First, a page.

Aziz Ansari: Right Now (2019) Movie Script

["Pale Blue Eyes" plays]
Sometimes I feel so happy
Sometimes I feel so sad
Sometimes I feel so happy
But mostly you just make me mad
Baby, you just make me mad
Linger on
Your pale blue eyes
Linger on
[crowd cheering]
Aziz Ansari's Right Now!
Aziz Ansari!
[cheering and applause]
Thought of you as my mountaintop
Thought of you as my peak
[cheering and applause continues]
Thought of you as everything
I've had but couldn't keep
I've had but couldn't keep
Thank you. Thank you very much!
Thank you. Thanks.
[cheering and applause]
I appreciate that. Thank you so much.
Take a seat. Take a seat.
Thanks so much.
Wow. What a nice welcome.
-Wow, wow, wow.
Very excit--
By the way, this guy's with me.
He's, uh... he's authorized.
He's not, like,
a very audacious bootlegger
who really doesn't give a fuck.
"You said no phones,
but what about full-on cameras?"
Yeah, we're filming these shows,
so, you know, you might be in the show,
uh, when it's on,
whatever I put it on.
You'll be like, "Oh, shit. I was there!"
But we're filming a few shows,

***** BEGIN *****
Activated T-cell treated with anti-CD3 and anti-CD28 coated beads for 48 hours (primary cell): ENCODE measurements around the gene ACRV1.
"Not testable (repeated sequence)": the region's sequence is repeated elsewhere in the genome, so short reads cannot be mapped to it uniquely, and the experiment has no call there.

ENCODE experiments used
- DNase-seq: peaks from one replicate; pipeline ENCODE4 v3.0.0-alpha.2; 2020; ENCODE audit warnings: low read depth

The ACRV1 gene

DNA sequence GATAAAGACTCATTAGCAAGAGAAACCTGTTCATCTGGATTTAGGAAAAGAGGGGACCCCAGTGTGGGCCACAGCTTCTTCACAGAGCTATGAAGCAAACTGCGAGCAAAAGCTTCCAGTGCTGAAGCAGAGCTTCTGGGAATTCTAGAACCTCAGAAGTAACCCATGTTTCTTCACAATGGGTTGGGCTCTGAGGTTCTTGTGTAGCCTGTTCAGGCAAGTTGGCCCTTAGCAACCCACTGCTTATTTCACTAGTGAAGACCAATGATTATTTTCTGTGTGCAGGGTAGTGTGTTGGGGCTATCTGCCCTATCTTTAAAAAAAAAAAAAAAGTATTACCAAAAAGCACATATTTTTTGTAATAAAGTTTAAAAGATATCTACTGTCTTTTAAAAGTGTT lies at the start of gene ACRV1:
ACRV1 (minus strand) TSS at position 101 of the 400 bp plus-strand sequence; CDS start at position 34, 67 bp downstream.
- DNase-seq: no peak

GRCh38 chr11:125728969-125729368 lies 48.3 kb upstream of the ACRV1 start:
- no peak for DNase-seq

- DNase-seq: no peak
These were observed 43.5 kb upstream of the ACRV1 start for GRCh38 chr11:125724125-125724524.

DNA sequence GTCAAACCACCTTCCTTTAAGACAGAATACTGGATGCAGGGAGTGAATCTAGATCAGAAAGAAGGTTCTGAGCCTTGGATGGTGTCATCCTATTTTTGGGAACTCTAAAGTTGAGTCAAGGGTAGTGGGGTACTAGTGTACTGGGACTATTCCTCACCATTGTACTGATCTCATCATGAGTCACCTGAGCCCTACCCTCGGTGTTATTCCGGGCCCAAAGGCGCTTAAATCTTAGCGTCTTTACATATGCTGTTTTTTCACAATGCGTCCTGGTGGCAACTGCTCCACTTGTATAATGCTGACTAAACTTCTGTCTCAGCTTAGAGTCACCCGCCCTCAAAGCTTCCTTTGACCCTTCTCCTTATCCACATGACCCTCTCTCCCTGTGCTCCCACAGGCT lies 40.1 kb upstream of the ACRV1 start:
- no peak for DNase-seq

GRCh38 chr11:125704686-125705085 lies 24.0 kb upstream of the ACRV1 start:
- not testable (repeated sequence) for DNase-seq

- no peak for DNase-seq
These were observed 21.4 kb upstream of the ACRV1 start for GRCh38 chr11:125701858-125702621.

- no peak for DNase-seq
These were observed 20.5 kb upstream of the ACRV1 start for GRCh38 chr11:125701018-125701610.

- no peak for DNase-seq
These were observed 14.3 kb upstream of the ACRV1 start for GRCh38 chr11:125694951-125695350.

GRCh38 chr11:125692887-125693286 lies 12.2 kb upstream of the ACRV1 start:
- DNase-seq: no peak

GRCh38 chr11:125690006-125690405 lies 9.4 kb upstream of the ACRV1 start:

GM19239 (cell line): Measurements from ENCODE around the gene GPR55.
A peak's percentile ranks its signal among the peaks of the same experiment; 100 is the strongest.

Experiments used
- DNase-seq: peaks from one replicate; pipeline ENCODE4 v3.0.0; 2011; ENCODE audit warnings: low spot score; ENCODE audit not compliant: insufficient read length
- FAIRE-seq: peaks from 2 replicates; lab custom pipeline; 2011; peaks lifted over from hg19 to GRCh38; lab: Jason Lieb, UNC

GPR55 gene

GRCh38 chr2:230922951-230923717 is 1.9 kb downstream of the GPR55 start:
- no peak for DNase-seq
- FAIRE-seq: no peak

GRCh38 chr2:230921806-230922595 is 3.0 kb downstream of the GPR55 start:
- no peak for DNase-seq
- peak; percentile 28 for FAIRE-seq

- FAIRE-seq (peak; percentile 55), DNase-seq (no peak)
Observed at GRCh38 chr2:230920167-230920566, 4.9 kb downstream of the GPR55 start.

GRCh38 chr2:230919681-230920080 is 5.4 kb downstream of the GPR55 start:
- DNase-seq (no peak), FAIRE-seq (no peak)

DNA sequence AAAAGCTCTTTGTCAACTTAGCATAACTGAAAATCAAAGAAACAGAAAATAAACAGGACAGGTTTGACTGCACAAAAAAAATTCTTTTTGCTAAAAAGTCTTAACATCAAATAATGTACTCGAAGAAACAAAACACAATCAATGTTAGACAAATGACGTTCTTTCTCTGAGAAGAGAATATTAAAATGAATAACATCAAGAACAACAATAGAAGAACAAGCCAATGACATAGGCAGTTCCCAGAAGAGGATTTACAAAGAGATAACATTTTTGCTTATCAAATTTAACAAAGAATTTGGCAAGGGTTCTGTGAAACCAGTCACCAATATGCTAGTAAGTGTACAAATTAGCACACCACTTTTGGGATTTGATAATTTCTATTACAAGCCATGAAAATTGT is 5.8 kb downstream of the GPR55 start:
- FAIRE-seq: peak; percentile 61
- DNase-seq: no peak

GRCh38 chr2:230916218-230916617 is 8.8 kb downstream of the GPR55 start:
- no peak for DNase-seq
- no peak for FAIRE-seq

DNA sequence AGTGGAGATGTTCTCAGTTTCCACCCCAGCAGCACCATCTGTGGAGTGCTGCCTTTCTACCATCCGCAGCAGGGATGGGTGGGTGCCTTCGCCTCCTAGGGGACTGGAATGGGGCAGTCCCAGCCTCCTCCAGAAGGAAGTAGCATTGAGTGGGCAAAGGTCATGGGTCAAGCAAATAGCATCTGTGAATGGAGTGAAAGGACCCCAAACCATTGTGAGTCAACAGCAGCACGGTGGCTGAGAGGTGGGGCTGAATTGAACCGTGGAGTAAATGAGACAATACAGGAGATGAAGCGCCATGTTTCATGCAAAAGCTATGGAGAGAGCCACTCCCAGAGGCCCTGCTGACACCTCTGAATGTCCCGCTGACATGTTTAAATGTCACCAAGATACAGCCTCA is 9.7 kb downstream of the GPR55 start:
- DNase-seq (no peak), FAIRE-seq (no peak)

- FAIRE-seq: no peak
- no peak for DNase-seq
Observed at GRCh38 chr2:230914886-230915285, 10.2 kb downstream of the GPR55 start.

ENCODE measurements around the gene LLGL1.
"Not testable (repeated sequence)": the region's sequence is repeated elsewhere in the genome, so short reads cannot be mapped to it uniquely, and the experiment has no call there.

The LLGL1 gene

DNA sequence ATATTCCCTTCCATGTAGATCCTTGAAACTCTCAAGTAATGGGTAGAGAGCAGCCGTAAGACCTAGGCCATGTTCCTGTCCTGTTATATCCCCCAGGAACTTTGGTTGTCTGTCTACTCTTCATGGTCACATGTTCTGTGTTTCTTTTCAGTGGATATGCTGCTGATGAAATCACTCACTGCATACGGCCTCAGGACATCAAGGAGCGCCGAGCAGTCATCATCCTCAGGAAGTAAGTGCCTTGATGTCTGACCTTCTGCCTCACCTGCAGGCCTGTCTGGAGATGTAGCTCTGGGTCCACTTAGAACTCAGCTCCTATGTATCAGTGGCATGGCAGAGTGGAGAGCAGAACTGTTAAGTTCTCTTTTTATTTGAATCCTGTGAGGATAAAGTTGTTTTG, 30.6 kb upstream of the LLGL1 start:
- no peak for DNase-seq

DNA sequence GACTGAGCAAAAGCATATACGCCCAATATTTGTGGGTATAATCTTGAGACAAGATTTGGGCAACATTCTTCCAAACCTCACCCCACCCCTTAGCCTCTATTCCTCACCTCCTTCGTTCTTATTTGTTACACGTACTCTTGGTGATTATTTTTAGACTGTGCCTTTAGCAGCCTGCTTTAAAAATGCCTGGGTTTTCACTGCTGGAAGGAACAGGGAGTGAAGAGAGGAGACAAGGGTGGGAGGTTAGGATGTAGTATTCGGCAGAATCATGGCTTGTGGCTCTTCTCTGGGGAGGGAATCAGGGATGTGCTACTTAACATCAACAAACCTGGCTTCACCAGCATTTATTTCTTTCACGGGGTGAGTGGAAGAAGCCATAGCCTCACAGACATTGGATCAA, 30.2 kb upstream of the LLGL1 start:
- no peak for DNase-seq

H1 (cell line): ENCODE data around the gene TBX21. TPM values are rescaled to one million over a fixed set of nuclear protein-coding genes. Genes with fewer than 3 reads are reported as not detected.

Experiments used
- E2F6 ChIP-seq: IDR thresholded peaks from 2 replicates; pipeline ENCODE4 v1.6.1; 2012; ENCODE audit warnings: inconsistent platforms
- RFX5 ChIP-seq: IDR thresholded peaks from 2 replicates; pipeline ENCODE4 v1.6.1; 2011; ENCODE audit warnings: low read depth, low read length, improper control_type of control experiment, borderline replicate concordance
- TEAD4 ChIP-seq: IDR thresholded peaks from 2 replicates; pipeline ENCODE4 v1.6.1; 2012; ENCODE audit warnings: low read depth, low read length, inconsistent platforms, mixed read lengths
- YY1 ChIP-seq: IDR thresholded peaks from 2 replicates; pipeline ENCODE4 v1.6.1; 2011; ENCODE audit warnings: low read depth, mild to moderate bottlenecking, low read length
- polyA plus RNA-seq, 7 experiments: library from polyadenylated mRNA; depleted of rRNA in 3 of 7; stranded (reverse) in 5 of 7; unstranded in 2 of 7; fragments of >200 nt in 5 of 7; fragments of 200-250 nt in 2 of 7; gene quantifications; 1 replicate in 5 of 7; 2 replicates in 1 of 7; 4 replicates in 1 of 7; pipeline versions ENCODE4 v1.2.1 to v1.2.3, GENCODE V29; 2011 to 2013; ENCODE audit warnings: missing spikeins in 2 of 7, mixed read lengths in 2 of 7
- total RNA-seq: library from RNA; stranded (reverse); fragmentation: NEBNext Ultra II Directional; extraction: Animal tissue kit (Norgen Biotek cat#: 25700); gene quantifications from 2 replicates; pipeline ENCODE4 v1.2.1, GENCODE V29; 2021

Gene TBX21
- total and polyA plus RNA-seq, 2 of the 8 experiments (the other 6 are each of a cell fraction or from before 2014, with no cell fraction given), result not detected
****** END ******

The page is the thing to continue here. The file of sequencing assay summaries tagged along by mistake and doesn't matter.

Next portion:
so if you're, like, the shitty crowd,
we won't use any of the footage.
I'm psyched to be here.
I-I've been on the road for a while.
Um, I just got back to New York,
uh, my home,
uh, a few days ago,
-and, uh, yeah.
-[cheering and applause]
[clears throat]
I, uh...
I was walking around the other day,
and this guy, uh,
came up to me on the street,
and he was like, uh,
"Hey, man. Love the Netflix show!"
And I was like, "Oh, thanks so much."
He was like, "Yeah, yeah, I really liked
the episode you did on Supreme!"
I was like, "What?
I didn't do no episode on Supreme."
And then I quickly realized
he's talking about Hasan Minhaj.
-Patriot Act.
Different show.
Different guy.
And he felt horrible, right?